Production hooks are not commonly used by songwriters, like me, unless they happen in the studio. These days, though, so many writers are technically-equipped and skilled to create and alter the sounds of vocals and instrumentals with all sort of effects that enhance an already good song with additional ear candy. 

The words in a certain song section may be indiscernible and the melody may be lackluster, but an interesting effect running through it can become a hook unto itself.

Baiting Hooks With Emotion

Connecting with the listener's senses is a surefire way to create a great hook. To take the hookiest location in a song, run a great melody under it and warble I am going to eat some cereal over the top would be a waste. There is no emotional connection.  

An emotional hook such as Killing Me Softly in the Roberta Flack smash resonated loud and clear. It hit on a feeling of pain and regret that anybody could identify with.  

Anger, suspicion, jealousy are negative emotions that can run as a powerful and hooky thread throughout a song. Walkin' On Sunshine by Katrina and the Waves projected pure joy and exuberance throughout the song. 

Learning to Fish

Study the Hits

Consider where you will find better lessons in hook-creating than by studying what has already proven effective.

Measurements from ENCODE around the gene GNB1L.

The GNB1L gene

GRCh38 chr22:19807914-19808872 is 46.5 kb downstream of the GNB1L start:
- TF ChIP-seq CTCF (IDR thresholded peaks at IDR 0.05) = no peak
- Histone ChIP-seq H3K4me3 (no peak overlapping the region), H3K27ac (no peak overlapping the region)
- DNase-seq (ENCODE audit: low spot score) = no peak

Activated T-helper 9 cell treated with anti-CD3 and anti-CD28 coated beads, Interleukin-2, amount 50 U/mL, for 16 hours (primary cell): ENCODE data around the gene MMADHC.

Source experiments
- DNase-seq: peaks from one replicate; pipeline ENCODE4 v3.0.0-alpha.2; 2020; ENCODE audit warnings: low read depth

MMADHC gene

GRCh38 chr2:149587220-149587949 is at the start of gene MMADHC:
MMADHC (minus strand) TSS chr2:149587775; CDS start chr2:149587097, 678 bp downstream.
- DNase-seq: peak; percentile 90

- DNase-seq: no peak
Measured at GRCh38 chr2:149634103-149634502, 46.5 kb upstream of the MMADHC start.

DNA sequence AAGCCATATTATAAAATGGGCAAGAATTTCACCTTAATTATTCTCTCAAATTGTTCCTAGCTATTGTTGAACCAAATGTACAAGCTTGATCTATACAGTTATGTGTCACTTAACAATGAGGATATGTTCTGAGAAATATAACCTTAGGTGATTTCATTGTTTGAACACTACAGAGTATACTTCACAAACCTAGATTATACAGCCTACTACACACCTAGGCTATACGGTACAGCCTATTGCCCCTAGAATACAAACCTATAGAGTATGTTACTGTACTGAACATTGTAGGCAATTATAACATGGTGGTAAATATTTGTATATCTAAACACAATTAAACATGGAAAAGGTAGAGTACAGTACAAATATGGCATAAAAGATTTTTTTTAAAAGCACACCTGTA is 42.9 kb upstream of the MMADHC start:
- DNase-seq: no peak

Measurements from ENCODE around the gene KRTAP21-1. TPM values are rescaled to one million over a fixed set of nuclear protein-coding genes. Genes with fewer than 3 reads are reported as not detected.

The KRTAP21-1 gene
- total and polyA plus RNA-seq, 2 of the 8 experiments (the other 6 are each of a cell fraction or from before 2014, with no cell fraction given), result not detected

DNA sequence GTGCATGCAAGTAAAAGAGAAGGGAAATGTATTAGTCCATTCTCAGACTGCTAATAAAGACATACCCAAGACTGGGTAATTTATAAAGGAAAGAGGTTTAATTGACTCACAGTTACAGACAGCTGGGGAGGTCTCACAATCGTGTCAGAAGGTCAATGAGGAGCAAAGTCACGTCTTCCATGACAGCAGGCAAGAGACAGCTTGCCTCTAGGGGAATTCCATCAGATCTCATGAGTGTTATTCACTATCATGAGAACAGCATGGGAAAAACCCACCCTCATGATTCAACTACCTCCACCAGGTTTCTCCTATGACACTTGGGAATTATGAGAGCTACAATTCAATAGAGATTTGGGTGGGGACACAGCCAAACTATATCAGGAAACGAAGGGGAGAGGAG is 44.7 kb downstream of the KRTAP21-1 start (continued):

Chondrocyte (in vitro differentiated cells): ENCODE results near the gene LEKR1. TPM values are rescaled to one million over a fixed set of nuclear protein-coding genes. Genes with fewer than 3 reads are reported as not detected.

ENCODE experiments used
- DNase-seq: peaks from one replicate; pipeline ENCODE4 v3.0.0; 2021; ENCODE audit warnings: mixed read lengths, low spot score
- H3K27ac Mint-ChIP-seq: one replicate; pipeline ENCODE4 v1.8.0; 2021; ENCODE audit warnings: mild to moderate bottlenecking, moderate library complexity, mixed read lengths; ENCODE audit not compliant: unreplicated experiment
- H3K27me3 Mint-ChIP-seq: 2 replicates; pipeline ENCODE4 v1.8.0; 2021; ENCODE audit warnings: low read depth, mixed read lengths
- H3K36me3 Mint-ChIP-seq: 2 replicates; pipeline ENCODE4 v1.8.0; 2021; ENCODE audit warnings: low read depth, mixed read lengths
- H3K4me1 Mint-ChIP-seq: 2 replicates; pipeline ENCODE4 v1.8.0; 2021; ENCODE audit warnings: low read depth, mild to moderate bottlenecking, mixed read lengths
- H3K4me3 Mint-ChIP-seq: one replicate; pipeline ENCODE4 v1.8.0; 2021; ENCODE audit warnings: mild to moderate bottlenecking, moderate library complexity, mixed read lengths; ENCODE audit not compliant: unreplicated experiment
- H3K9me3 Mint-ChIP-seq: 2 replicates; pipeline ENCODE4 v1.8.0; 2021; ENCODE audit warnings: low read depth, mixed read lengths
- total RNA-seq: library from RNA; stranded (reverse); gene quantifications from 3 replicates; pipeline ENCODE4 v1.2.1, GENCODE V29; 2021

Don some headphones and head out for a long walk on a regular basis. Listen to songs old and new that have really gotten stuck in your psyche. Identify each kind of hook and note what factors came together to give them maximum effectiveness. 

Craft Your Own

Create exercises for yourself in which you tackle a kind of hook with which you are less comfortable. Layer hooks. There isn't a song out there with a great chorus hook that could not be even greater with a killer instrumental hook. If you can't play your musical lead, la-la it like I did. Somebody else will be able to render it immortal.

A phrase like I love you was etched into musical history when Olivia Newton John sang I Honestly Love You. The addition of a single word to a common phrase can work wonders. 

An unusual adjective can create magic too. I loved this techique employed in Michaelangelo Sky recorded by Deana Carter. Country music used to be synonymous with plays on words. Countless hooks were created by substituting a word in a common phrase with a sound-alike or rhyming word. The cleverness was endless for while there. 

A lot of humorous songs have hook lines that end with a word other than the expected one. It’s fun stuff to play with.

The Hook Book

I would rather lose my wallet than my hook book. No lie. Snatches of hooky melodies or words can make their presence known at some very inopportune times. Committing them to memory seldom works. 

Get yourself some manner of pocket-sized hook book and keep it with you at all times. Set it on your nightstand when you go to bed. I use my iPhone now. It gives me the luxury of recording lick ideas and melodic hooks as well as jotting down verbal ideas. Years ago I used to numerically notate instrumental ideas with stress marks on the downbeats. Much easier now.

The next time you are bored and stuck in stand-still traffic or waiting for a horrific storm to pass at an airport, instead of wasting time sharing photos of your dog on Facebook, go fishing for hooks. I don't recommend it for insomnia though. If I even chance a glance in that direction, I will be up long past the wee hours. Like all of songwriting, it is a muscle. The more you flex it, the better it works.